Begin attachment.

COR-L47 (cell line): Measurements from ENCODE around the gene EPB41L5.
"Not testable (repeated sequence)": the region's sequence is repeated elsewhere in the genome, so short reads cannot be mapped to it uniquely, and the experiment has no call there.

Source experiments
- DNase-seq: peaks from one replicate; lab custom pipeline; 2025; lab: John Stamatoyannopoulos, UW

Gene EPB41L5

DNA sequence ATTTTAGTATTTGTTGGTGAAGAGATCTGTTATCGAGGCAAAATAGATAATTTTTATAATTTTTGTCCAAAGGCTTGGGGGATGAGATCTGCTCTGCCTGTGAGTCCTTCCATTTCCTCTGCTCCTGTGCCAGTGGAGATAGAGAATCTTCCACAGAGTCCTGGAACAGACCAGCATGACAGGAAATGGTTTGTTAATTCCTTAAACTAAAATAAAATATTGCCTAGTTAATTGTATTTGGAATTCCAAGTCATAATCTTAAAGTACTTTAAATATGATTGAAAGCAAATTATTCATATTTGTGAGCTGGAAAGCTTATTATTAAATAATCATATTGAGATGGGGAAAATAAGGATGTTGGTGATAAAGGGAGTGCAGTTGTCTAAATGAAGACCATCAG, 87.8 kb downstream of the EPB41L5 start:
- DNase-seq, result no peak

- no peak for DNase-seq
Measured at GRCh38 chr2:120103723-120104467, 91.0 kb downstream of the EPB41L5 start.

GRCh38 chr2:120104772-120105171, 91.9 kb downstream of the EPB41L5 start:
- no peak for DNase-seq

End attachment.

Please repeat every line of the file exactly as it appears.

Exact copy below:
COR-L47 (cell line): Measurements from ENCODE around the gene EPB41L5.
"Not testable (repeated sequence)": the region's sequence is repeated elsewhere in the genome, so short reads cannot be mapped to it uniquely, and the experiment has no call there.

Source experiments
- DNase-seq: peaks from one replicate; lab custom pipeline; 2025; lab: John Stamatoyannopoulos, UW

Gene EPB41L5

DNA sequence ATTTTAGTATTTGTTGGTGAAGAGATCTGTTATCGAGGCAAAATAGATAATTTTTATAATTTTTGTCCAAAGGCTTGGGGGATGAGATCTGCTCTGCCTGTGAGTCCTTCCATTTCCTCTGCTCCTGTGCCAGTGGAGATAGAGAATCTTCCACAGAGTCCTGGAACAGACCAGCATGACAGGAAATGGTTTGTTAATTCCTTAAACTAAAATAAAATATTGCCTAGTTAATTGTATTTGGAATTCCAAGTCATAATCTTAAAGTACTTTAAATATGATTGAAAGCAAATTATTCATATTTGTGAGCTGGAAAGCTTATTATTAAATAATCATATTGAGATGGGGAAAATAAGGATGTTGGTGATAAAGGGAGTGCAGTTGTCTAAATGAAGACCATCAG, 87.8 kb downstream of the EPB41L5 start:
- DNase-seq, result no peak

- no peak for DNase-seq
Measured at GRCh38 chr2:120103723-120104467, 91.0 kb downstream of the EPB41L5 start.

GRCh38 chr2:120104772-120105171, 91.9 kb downstream of the EPB41L5 start:
- no peak for DNase-seq